Grannie Green Revivial

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Chp 107, Marine Police Headquarters – Forty years champion for the environment

Marine Police Headquarters

In 2002 the Government decided to invite tenders to re-develop the Marine Police Headquarters in Tsim Sha Tsui Hill into a heritage tourism development. In May 2003, the tender was awarded to a subsidiary of Cheung Kong Holdings to convert the Victorian heritage building into a hotel with the hill in the front yard turned into a shopping complex. A 50-year lease was granted with 2007 as the completion date for the project.

But the project had never stayed away from controversy. Although the Marine Police Headquarter building was preserved – a declared monument in any case – the hill on which it stood would be razed and re-developed into a Roman-style shopping complex, one which some commentators regarded as incompatible with the heritage. Then came reports that the winning bid had not been the preferred one but for its high tender price of more than $350 million, implying that a second-best option had been chosen based on revenue contribution to the government rather than the best development proposal from a heritage point of view.

As the first advocate of the preservation of the building as well as the Hill, CA’s interest lied in both the historical and the ecological heritage of the site. A briefing by the developer was arranged on 8 January 2004, after which CA sent a letter to the developer on 28 January recording its concerns.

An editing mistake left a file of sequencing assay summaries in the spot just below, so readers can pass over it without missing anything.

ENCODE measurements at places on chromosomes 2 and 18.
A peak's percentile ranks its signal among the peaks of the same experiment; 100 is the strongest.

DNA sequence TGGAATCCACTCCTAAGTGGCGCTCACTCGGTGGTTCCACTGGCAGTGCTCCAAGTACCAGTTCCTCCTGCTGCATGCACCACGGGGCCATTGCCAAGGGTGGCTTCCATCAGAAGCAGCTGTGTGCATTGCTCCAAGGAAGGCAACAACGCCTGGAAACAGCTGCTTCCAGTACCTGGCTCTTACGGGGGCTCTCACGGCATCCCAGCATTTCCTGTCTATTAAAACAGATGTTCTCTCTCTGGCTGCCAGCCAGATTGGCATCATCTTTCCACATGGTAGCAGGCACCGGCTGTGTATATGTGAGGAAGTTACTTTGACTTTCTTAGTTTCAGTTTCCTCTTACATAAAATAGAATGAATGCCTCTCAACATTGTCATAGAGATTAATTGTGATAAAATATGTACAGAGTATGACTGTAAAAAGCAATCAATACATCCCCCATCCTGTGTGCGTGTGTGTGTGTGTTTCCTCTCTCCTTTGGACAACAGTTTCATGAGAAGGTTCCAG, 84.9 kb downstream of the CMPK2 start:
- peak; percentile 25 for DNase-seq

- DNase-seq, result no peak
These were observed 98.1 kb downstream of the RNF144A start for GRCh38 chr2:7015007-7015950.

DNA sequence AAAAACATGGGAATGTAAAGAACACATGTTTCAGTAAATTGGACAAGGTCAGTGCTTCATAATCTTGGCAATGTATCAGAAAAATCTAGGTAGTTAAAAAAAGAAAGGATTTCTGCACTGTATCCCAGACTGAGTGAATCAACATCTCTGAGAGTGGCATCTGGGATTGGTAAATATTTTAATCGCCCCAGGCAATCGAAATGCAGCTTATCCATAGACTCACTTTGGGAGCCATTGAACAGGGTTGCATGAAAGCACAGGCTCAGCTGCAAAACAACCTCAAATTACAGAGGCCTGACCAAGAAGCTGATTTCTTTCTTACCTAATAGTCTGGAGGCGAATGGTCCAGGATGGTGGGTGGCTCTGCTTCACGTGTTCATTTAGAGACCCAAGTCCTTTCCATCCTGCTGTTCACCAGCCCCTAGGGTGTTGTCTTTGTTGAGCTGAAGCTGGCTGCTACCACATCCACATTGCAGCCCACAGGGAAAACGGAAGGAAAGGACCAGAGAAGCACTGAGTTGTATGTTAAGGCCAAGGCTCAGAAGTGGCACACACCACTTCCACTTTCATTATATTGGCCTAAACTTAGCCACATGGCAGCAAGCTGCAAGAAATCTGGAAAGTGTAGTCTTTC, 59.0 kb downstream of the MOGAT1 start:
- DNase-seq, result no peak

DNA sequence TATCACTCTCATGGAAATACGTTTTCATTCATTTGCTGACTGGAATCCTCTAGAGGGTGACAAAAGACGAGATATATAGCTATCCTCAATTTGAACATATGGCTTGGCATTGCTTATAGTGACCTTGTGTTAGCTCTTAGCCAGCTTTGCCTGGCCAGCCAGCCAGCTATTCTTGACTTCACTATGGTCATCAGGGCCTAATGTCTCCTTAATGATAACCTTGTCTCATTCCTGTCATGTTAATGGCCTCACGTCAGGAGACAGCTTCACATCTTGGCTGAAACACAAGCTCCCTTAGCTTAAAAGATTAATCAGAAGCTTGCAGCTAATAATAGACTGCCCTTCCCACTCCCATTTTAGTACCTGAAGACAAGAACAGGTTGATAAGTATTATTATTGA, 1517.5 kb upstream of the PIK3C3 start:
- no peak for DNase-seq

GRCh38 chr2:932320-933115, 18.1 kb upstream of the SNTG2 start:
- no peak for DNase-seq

Stating upfront that the Association did not object to a hotel and tourism development for the site, a concern was expressed that the proposed design did not pay enough tribute to the heritage, given that much of the Hill would no longer remain. As CA stated in its letter, “the heritage does not only include the items listed by the Antiquities and Monuments but also the landscape surrounding the historical building.”

As far as the trees were concerned, CA wanted every tree to be preserved wherever possible. The developer did invite a renowned tree expert Prof C Y Jim as Third Party Tree Expert to review the tree transplanting proposals but there was no guarantee that his advice would be taken in full, and as it turned out, the massive tree cutting remained a major bone of contention between CA and the developer.

CA also stressed that the heritage complex should always be regarded as a public good and be allowed access to the community, hence the developer should organize open days and guided tours to encourage the general public to visit and appreciate the heritage building.

As no assurance had been given, CA wrote to the Director of Environmental Protection in 2004 requesting him not to grant the environment permit without satisfactory ecological assessment and tree impacts. But the project went ahead anyway. It did not meet the deadline of 2007 and by the end of 2008, the hotel and the tourism complex was not yet open.

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July 26, 2015 - Posted by | Dr WK Chan book

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